Make your own free website on Tripod.com

 

Patrick J. Buchanan, National Socialist

Pat Buchanan never struck me as being a very bright man, and having read his Great Betrayal, I can say confidently that he is, in fact, a rather stupid man. This is not to say that he is always wrong; but the good sense is jumbled up with so much nonsense that the whole mixture is worthless.

It's a shame, because I was predisposed in his favor. At the end of the Cold War, I too decided that there is no more need for America to be the world's policeman, and I too dislike "conservatives" who think we have a duty to uplift the world into a woodrowilsonian utopia of peace and democracy. If this is "isolationism," well, why should we let a word scare us away from common sense? Likewise with "nativism": this is our country, and we have every right to keep it for ourselves. And I've been against NAFTA ever since I wondered why they needed a thousand-page treaty to define the terms of free trade: the answer is that NAFTA is not really about free trade at all, but multinational socialism of the EU type.

When I say that Buchanan is a "national socialist" (rather than a nationalist) I use the term advisedly (note that I do not capitalize the term). I say he is a socialist because he habitually sees capitalism as the problem and government as the solution. Socialists, depending on their relative sophistication, attribute the alleged evils of capitalism either to deliberate conspiracies of capitalists, or to systemic failures of the free market: Buchanan wavers between both of these accounts. He even blames cultural problems (e.g. family breakdown, drug abuse, ethnic separatism) on free trade, as if nothing happened in the 1960s except the Kennedy Round.

There is a case for "economic nationalism" if one asserts plainly that economic goals may sometimes be subordinated to political ones, and occasionally Buchanan does say this. But for the most part he argues on the far weaker ground that protectionism is preferable strictly as an economic policy. One doesn't have to be an economist (I am not, and I actually have very little interest in the free trade v. protectionism debate as such) to see how weak his argument is: its flaws shout out from nearly every page.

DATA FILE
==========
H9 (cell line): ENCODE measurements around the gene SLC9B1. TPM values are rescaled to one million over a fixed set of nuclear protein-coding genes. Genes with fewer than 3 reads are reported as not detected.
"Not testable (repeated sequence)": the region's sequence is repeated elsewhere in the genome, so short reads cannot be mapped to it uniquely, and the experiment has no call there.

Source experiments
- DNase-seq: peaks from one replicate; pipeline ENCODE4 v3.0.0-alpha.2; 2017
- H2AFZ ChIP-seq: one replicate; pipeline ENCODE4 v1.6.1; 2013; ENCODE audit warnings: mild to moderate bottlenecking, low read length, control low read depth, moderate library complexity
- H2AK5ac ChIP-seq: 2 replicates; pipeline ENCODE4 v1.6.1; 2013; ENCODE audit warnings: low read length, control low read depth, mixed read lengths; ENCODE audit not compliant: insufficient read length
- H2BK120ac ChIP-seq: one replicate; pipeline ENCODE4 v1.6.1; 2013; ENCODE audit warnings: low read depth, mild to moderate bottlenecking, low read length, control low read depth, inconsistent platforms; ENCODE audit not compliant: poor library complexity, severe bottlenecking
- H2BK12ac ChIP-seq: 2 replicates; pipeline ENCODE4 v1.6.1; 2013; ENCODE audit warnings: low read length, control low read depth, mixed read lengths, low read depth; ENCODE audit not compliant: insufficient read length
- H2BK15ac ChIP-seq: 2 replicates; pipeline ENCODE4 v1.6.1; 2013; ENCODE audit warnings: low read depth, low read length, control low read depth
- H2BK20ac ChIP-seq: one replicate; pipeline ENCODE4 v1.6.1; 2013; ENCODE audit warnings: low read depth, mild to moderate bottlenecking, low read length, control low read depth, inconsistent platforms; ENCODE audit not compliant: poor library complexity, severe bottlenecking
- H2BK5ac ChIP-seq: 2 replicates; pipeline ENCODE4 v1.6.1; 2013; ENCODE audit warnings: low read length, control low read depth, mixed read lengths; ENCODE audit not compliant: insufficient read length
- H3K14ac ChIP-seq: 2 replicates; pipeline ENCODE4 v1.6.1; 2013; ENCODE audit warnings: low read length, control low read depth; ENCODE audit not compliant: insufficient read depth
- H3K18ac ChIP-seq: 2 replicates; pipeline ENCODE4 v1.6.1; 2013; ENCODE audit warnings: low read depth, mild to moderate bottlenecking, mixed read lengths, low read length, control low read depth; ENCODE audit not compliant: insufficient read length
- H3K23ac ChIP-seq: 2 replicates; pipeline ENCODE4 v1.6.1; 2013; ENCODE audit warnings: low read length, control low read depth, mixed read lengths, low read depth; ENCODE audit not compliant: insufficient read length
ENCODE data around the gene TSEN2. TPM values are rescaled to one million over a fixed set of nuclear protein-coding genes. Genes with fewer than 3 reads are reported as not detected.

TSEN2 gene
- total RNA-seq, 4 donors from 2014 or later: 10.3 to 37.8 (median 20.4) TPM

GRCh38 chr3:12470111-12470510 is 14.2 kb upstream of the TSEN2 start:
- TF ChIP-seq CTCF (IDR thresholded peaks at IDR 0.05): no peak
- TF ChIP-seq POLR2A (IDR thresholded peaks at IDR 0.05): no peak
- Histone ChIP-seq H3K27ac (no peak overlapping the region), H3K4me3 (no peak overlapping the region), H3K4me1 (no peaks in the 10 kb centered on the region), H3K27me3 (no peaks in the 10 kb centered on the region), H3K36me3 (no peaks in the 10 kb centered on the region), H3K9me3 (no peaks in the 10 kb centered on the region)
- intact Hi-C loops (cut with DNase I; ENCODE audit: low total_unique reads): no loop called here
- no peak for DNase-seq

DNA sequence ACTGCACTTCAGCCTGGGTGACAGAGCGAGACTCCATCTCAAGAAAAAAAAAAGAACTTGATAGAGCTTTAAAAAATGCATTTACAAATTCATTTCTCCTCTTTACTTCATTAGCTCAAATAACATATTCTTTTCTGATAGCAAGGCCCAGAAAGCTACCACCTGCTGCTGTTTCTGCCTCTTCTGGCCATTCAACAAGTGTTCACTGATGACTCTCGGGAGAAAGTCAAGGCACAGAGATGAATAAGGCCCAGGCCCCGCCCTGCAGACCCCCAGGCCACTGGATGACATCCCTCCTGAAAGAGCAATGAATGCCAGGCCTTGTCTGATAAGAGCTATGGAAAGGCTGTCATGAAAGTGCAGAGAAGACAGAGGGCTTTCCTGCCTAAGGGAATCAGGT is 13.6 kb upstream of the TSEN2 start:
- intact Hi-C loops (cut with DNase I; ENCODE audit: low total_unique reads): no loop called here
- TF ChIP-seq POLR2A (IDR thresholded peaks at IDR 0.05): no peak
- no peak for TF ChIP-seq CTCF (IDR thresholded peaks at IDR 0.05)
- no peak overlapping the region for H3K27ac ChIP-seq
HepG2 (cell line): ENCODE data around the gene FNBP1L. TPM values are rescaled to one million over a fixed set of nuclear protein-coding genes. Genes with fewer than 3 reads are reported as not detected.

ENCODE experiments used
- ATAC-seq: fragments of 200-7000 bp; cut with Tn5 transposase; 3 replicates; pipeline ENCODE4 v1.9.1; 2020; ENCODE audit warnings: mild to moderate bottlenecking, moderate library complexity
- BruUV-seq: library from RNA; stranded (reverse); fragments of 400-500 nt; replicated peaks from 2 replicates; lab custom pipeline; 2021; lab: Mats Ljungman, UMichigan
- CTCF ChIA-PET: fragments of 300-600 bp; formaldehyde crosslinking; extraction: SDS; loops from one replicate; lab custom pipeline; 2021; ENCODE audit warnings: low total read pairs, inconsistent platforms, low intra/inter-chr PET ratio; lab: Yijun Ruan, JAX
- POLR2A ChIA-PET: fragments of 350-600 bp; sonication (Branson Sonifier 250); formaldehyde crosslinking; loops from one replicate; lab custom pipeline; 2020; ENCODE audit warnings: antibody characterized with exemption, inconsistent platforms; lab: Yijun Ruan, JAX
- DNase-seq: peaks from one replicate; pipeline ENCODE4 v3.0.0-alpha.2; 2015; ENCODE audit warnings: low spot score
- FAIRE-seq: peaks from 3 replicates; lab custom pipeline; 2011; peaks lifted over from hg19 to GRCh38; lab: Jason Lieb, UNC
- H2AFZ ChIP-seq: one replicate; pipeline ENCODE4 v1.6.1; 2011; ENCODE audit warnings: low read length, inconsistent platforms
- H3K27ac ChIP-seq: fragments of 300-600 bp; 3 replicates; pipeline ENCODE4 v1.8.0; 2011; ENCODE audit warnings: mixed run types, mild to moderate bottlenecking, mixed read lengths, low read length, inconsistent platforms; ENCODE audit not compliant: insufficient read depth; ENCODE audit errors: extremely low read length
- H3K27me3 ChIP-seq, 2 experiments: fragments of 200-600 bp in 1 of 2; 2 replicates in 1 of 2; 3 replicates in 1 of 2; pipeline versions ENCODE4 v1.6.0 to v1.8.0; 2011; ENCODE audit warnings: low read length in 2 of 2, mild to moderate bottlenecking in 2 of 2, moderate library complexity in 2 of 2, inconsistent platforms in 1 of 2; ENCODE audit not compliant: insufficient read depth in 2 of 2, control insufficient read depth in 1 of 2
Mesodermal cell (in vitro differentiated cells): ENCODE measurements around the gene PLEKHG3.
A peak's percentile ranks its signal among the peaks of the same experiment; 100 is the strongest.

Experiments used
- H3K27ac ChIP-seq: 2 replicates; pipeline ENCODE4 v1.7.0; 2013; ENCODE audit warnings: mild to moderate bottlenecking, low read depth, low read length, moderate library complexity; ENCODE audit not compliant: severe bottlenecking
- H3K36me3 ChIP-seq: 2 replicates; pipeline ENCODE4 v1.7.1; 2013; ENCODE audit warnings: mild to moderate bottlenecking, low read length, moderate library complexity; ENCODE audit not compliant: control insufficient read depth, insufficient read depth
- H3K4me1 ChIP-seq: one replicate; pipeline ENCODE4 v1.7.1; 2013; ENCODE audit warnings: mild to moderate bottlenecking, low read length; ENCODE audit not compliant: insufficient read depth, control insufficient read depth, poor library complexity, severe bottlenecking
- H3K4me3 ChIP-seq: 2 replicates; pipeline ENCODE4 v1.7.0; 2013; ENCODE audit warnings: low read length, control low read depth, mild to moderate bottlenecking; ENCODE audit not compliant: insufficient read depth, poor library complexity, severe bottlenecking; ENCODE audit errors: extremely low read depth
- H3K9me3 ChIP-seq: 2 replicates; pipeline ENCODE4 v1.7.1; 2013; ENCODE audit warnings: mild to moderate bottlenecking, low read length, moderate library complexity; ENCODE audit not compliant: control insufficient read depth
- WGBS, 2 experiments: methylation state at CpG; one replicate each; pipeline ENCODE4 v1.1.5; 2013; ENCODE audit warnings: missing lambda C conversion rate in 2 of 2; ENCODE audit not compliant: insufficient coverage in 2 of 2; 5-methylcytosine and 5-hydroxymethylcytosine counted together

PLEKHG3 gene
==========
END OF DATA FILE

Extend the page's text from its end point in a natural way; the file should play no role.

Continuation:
The biggest flaw is particularly worth mentioning because (1) it is spectacularly stupid, and (2) immigration enthusiasts, who detest Buchanan, make the same stupid mistake. Buchanan argues that we had high tariffs throughout the 19th century, and the nation prospered; pro-immigration people (that is, the ones who think immigration is good for America, rather than the ones who know it's not) argue that we had nearly unrestricted immigration throughout the 19th century, and the nation prospered. The stupidity involved is to consider one factor in isolation, ignore the differences between the 19th and 20th centuries, and assert that if the policy worked then, it must work now.

Buchanan knows perfectly well that, besides high tariffs, 19th-century America also had sound money, no income tax, and overall a vastly less oppressive and expensive burden of government; and within its tariff walls, America was a free-trade zone of continental magnitude. Being a socialist, though, he cannot make the connection between these facts and America's economic success; for him, the tariff is the only thing that matters. Likewise, the pro-immigration people ignore the facts that 19th-century America had an open frontier, a confident Anglo-Saxon cultural hegemony, no welfare state, and no affirmative discrimination for certified minorities.

Buchanan does pay lip service to the free market (within its tariff walls), but so do the Democrats, even as they strive day by day to make the USA more and more like the former USSR. If we were to enact his program, and balance tariff increases with income-tax cuts, this would indeed be good for the country; but it is far from adequately addressing the fundamental issues of national security, sovereignty, and cohesion. It is certainly not worth deserting the Republican party and splitting the conservative movement.

Here is where his ideological stupidity produces strategic stupidity. He picked the most divisive issue he could, and promoted it in the most confrontational way he could. From the nationalist point of view, the most important issues are immigration, "affirmative action," and bilingualism. Polls regularly show that most Americans oppose these things. Among conservatives, immigration is the only one that is at all controversial, and it seems that conservatives generally are coming to realize that immigration needs to be limited, if not cut off altogether (and even pro-immigration conservatives assume that immigrants will be Americanized: they just don't realize how unlikely that has become). Instead of focussing on these issues, Buchanan prefers to rail against the WTO.

1999 by Karl Jahn

Next Page

Home